Yes, there's another (more) effective solution: iterators.
Iterators provide roughly the same kinds of operations as pointers (but are often categorized based on the exact subset of pointer-like operations supported), but in a more abstracted form, to provide greater separation between the data and the logic operating on that data. Just for an obvious example, an iterator typically provides something increment-like that gives access to the next item of data in a collection -- but unlike a pointer, the exact implementation of that operation can and will vary between types of collections, so via an iterator, exactly the same logic an access/use data stored in substantially different types of collections.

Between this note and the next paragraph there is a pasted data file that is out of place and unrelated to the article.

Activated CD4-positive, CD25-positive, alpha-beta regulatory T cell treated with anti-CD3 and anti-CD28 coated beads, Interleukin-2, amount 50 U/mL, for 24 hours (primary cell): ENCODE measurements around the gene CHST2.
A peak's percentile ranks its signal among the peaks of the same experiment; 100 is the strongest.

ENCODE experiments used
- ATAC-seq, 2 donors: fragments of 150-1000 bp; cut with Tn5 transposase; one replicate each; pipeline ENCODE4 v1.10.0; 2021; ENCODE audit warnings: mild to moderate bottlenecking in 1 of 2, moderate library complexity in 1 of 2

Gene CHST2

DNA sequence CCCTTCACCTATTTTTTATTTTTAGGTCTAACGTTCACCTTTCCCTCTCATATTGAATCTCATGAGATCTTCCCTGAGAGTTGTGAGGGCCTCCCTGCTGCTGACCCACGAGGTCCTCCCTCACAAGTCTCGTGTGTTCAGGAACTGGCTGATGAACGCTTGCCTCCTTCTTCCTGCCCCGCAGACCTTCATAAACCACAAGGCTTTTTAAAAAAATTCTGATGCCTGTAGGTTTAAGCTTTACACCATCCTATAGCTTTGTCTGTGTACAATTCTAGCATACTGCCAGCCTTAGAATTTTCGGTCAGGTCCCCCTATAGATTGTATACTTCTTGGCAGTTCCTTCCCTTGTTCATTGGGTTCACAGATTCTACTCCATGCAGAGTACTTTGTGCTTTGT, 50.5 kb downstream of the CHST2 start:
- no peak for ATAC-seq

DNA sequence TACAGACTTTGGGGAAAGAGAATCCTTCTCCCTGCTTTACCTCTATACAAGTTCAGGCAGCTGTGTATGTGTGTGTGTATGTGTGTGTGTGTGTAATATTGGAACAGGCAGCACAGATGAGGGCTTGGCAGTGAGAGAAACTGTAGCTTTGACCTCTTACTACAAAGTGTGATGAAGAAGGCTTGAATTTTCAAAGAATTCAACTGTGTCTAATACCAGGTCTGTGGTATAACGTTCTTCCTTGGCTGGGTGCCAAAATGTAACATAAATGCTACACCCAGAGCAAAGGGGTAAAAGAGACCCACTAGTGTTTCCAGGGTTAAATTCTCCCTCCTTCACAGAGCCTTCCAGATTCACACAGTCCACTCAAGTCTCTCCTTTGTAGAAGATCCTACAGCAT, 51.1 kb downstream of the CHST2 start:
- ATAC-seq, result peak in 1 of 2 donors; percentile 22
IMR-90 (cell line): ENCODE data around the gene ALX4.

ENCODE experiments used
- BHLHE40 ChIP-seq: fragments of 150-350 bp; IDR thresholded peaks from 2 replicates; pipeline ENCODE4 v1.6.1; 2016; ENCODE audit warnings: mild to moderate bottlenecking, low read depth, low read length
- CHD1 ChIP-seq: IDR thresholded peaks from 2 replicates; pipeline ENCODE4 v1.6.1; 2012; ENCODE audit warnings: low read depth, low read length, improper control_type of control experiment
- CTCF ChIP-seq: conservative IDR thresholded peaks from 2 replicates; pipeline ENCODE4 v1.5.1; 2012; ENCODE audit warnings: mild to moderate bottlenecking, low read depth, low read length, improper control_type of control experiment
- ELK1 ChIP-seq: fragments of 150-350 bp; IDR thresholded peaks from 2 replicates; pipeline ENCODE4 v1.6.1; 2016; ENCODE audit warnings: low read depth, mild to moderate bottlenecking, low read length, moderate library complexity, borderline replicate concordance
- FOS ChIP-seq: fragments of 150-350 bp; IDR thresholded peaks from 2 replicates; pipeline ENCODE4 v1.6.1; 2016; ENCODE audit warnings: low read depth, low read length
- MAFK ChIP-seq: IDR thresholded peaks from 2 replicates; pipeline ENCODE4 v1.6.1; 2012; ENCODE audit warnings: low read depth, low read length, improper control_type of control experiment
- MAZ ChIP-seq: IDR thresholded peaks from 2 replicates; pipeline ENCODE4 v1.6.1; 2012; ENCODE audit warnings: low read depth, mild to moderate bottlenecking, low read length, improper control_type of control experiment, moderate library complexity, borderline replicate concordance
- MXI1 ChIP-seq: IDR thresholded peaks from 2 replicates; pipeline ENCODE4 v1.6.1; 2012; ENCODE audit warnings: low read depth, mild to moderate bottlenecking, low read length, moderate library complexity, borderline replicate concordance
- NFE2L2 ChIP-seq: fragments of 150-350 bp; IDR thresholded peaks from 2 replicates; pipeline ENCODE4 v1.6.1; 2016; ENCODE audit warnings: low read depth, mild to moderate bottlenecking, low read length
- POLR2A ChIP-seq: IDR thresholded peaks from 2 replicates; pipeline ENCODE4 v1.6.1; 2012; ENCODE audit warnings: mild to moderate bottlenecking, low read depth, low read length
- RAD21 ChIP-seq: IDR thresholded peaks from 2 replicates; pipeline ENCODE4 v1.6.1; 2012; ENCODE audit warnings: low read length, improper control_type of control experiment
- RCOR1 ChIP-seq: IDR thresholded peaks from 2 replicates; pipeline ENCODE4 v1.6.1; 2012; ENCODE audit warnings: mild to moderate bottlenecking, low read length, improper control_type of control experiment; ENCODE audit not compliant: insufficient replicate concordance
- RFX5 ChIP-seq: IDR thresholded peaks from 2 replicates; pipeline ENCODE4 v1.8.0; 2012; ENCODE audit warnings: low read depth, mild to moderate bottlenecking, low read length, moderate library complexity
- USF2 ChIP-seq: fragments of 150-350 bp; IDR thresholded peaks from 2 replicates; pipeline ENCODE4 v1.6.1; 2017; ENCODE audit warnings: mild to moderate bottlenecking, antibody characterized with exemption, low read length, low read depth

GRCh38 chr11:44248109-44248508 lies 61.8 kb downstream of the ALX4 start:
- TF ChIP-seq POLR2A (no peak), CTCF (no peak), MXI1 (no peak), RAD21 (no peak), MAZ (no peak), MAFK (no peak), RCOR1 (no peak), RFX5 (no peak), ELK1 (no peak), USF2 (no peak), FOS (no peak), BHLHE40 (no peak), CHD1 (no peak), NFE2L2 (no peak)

For example, when dealing with a vector, the iterator might really be a pointer, and the operation to access the next item might really be an increment. On the other hand, for data stored in a linked list, the operation to access the next item would involve loading a pointer from the "next" pointer in a node in the linked list. Either way, however, the client code just uses the proper operation for accessing the next item, and the iterator is responsible for implementing that operation correctly for the type of collection in question.